In Singapore, a decision relating to the various parties' competing interests was given by the former Attorney General, Mr Justice Steven Chong, in July 2015. The decision considered whether "interpleader relief" was available to Charterers. If granted, interpleader relief would mean that the charterers who ordered the bunkers, would be allowed to pay the disputed sum into court, and then walk away and allow the other parties to argue over who should receive it.
In order for interpleader relief to be available to the charterers, the relevant parties, i.e. the physical and contractual suppliers (including the Singaporean OW Bunkers entities), had to prove that they had competing "adverse" claims. In order for the claims to be "adverse", both parties had to establish that it had a prima facie claim to the payment of the bunkers.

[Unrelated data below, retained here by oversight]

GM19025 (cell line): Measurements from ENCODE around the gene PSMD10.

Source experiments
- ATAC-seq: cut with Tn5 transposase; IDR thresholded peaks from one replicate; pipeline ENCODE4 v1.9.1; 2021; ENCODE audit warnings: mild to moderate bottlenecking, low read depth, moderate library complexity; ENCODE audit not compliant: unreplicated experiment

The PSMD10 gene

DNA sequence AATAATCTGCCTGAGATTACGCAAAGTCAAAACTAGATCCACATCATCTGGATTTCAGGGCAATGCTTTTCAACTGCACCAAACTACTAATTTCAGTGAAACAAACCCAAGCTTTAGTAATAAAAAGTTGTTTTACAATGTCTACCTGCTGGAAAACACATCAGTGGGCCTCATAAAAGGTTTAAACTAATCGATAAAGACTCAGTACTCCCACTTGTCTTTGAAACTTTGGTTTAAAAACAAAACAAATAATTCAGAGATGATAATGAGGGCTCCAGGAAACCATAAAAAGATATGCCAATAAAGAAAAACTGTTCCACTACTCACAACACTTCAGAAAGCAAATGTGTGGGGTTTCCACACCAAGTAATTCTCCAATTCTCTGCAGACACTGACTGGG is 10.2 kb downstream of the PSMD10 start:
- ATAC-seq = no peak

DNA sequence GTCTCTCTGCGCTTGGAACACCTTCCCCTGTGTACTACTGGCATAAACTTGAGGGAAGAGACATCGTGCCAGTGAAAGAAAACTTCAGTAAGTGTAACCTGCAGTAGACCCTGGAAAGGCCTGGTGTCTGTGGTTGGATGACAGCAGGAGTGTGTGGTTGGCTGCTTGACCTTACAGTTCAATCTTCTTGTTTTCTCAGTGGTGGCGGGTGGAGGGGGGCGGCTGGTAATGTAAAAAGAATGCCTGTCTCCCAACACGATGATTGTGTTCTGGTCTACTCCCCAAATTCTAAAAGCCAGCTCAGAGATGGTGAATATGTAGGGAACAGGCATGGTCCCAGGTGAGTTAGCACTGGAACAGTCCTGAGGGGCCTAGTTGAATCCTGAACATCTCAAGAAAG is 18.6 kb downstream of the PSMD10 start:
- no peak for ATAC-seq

The Court decided that the claims were not adverse as the physical suppliers could not establish a prima facie right to be paid the price of the bunkers by the charterers.
The Singapore Court's decision was limited to the procedural issue of whether interpleader relief was available, and did not address the substantive question of who was entitled to receive payment for the bunkers. However, it was implicit in the Court's finding that there were no competing claims, and that its view was that the contractual supplier was entitled to receive payment from the charterers/vessel. In that sense, a clear indication has been given that if the question came before the Singapore Court, it would be minded to reach a similar conclusion to that of the UK Supreme Court in RES COGITANS.
Similar issues have arisen in decisions in the Singapore Courts such as "Star Quest" and "Bunga Melati 5" in which physical suppliers have been limited in their attempts to look to parties other than OWB / Dynamic for recovery. A more detailed analysis on these decisions will be provided at a later date.